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1 June 2006 Edition

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The Matt Treacy Column

No easy routes for Tyrone

When Tyrone won the All Ireland last year, having been beaten by Armagh in the Ulster final and despatched to the qualifiers, it was commonly agreed that it was probably the hardest won of all titles in the history of the competition. They played a total of eight matches, including three replays.

This year should they repeat last year's triumph, after being defeated by Derry in the Ulster quarter final last Sunday, they will have to play at least the same number. It is a huge task and one that will not be made any easier with the ongoing injury concerns around several key players.

There is a theory that Tyrone might actually prefer taking the so-called 'scenic route' and avoiding the allegedly tougher competition in Ulster. I cannot imagine for one moment that Mickey Harte will have contemplated this. Certainly, Tyrone will now be focusing positively on the road ahead but he gave no impression that he was other than extremely disappointed about what had happened at Omagh.

Besides, the qualifiers are no guarantee of an easy route. Nor of avoiding Ulster teams that are capable of putting up a good performance on the day. As it stands now, Tyrone will have to wait until next Sunday to find out who they will have to face. The chances of drawing a poor team first are high. After that, however, Tyrone could draw anyone as good teams exit from provincial semi-finals and finals.

Personally I hope that Tyrone do advance as I am looking forward to another encounter between themselves and the Dubs in High Summer, or maybe even late September. Hopefully, not in the qualifiers on June 17!

Apart from Tyrone's departure, the match at Omagh was otherwise dismal viewing unless you happened to be a Derry person. Paddy Crozier's men did the needful but honest to God it was awful to look at. It was free-ridden and cynical with whatever 'game plan' there was in place resembling gridiron more than what we commonly think of as Gaelic football.

That is not necessarily a critique of Ulster football. Fermanagh and Antrim served up a relatively free flowing game the weekend before and in poor conditions. It is however a critique of a mentality that rests primarily on preventing the other team playing than playing oneself. In fairness, Derry had the forward power, centred on Paddy Bradley, to win that particular war of attrition and won't particularly care about the aesthetics. Hopefully, they will have a different plan for the next day against Donegal or Down.

In contrast to Omagh, the Munster hurling semi final between Cork and Clare at Thurles was a joy to watch. Even for Clare people up to a point! It was fast. It was furious. It was free-flowing. And there were no lads doing imitations of the Dying Swan any time an opponent came within a foot of them.

Clare started well and for a while seemed about to justify some of the pundits who had been predicting that Clare were going to cause a shock. It was not to be. As this Cork team proved on a number of occasions last year, they do not panic. They weathered the early storm even if 'The Rock' at times looked just a small bit outpaced at first by Alan Markham who had moved to the edge of the square.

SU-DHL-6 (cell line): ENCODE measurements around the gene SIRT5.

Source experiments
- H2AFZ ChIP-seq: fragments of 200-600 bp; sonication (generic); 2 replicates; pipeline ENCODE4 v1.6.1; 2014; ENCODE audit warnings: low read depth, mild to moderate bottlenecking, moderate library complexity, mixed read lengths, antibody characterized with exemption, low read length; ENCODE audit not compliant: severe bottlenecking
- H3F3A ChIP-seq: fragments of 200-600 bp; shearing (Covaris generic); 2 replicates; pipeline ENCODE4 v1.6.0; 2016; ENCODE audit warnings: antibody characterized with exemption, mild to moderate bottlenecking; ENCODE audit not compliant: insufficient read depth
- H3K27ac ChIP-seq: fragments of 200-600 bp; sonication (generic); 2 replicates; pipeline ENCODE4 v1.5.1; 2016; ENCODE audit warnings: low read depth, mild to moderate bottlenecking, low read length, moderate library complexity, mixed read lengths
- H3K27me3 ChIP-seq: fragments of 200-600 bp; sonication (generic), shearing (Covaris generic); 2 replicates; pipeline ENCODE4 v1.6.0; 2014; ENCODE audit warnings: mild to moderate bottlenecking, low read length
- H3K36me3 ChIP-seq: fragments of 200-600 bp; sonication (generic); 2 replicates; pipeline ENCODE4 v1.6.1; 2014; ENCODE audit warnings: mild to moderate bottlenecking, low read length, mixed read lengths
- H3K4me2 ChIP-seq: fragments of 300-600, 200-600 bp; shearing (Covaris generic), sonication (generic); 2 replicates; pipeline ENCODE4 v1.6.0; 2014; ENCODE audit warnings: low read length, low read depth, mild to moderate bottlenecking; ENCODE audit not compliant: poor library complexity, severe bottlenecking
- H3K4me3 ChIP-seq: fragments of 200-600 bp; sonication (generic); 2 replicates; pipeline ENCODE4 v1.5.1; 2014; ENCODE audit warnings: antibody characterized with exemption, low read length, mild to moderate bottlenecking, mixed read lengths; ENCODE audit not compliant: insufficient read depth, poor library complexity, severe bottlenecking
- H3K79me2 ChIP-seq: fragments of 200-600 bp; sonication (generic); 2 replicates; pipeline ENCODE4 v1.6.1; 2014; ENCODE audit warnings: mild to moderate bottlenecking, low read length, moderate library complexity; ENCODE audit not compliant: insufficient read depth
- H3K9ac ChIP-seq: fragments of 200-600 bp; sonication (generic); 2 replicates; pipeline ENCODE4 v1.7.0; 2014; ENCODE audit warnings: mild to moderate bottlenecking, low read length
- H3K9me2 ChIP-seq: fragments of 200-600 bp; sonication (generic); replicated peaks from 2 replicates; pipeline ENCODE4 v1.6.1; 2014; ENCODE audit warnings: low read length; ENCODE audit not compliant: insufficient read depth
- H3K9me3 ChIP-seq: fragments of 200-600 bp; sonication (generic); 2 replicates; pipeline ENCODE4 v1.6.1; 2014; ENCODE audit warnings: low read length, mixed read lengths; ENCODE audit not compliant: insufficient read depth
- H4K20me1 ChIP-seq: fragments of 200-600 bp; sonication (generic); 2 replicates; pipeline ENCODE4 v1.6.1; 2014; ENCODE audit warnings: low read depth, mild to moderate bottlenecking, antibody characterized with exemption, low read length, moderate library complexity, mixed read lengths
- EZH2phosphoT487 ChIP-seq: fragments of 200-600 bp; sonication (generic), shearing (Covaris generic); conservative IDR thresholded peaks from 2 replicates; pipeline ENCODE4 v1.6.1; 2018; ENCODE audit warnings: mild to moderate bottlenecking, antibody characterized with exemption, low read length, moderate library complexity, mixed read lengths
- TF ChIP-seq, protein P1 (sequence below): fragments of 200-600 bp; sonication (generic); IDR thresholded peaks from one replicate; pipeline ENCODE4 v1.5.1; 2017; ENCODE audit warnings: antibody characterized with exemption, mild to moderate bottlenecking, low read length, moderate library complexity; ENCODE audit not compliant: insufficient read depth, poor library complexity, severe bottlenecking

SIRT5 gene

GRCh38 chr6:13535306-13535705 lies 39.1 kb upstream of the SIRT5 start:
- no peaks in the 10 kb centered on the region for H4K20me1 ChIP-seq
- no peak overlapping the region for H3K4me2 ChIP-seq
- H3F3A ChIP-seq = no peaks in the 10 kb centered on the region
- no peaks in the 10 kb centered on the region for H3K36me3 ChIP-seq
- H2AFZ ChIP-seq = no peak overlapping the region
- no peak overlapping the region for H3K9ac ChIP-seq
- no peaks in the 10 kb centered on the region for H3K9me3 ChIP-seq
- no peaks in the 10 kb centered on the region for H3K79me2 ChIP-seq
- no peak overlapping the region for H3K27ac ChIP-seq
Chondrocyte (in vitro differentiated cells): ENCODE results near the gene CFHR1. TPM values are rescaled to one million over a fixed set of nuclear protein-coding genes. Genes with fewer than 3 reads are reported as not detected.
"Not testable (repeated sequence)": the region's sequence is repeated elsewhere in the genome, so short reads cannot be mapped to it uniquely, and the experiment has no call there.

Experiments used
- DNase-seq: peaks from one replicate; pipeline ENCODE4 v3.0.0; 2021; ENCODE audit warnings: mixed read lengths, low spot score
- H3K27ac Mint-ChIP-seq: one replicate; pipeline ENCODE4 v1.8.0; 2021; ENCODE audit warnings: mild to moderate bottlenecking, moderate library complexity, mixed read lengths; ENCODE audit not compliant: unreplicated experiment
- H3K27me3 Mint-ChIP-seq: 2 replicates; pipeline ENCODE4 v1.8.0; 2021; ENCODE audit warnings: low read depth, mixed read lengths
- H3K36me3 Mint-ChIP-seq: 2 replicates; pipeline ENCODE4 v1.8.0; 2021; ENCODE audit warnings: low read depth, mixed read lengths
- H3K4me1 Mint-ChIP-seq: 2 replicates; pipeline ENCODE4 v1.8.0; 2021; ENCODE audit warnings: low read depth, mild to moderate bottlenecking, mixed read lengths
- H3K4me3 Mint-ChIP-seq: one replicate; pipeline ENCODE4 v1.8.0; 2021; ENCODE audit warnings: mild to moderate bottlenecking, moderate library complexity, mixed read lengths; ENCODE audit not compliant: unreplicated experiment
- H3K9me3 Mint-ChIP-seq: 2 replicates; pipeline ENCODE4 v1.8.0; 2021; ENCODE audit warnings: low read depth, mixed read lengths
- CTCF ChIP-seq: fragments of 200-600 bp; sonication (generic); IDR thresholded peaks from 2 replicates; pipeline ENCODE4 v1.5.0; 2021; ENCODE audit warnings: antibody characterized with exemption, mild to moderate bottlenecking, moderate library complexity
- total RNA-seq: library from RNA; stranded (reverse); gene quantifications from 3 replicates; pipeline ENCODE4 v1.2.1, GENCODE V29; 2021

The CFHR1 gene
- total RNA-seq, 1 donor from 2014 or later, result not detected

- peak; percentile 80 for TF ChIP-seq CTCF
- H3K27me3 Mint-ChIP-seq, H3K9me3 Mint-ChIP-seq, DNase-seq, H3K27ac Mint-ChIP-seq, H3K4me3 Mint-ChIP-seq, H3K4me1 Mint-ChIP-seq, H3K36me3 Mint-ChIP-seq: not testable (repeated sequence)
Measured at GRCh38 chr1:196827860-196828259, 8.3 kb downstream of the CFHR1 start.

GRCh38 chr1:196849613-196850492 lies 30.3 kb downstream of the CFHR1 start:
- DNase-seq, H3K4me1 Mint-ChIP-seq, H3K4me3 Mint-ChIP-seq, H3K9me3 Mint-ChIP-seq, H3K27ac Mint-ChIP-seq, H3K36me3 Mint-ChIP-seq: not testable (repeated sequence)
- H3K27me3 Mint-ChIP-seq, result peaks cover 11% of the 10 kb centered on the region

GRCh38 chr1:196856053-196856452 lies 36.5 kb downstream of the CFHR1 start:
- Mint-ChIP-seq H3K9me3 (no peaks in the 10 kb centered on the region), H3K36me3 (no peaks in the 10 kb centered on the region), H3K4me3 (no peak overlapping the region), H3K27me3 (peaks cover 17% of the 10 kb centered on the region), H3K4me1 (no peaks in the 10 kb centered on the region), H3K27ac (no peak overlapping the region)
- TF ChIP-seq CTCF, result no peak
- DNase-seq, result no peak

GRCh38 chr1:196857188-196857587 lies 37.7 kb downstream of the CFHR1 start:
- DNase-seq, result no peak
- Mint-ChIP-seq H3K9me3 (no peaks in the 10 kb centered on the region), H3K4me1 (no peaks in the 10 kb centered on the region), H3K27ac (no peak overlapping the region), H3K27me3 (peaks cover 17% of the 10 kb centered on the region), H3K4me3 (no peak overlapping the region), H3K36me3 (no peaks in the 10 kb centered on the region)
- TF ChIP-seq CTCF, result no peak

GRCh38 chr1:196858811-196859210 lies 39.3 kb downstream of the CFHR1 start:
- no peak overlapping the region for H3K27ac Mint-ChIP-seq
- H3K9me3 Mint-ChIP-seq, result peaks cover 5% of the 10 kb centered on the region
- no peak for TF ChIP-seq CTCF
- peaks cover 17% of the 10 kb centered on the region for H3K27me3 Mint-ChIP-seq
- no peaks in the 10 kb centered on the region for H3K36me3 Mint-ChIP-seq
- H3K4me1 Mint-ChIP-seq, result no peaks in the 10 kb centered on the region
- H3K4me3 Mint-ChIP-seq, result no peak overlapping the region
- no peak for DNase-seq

All the same Markham only managed to score one point, and the Cork backs once they settled down were parsimonious in the extreme. The half back line of Gardiner, Curran and O hAilpin in particular were impressive, especially in the second quarter when the Rebels had weathered the early storm and were sweeping up Clare attacks.

On the face of it, the Cork forwards with only seven points from play might be adjudged to have a bad day, but those statistics do not tell the whole story. Joe Deane gave one of his best performances for a long time and was a constant danger. He was also instrumental in winning most of the six frees which he converted and was only denied a goal in the first half by an amazing stop by Davy Fitzgerald.

For all their denials over talk about the three in a row, there is no doubt but that Cork are consumed by that quest. Few stand in their way. Certainly either Waterford or Tipperary will muster their pride for the Munster final in Thurles on 25 June and if they do raise their game it could be one of the matches of the year. Looking at the calendar now, it is the only thing that would conceivably tempt me away from Croke Park on the same day that Dublin are likely to meet Laois in the Leinster football semi-final.

Especially if it is Tipp who get to take on the champions. First of all they have to overcome Waterford on Sunday. Babs' men will be favourites but even though Waterford have been beset by the loss of Ken McGrath and John Mullane they have proven themselves over the past three or four years to be well capable of raising their game against any opposition. Certainly, Tipperary will need to be at least as good as they were against Limerick if they want to earn the right to take on Cork.

Sunday coming, Dublin begin their quest for Sam in Longford and are unlikely to be upset. Likewise, Laois should account for Carlow. The Ulster game between Donegal and Down is harder to call. Down will probably be marginally favourites but it is not a match I would wager on.

An Phoblacht Magazine


  • The first edition of this new magazine will feature a 10 page special on the life and legacy of our leader Martin McGuinness to mark the first anniversary of his untimely passing.
  • It will include a personal reminiscence by Gerry Adams and contributions from the McGuinness family.
  • There will also be an exclusive interview with our new Uachtar├ín Mary Lou McDonald.

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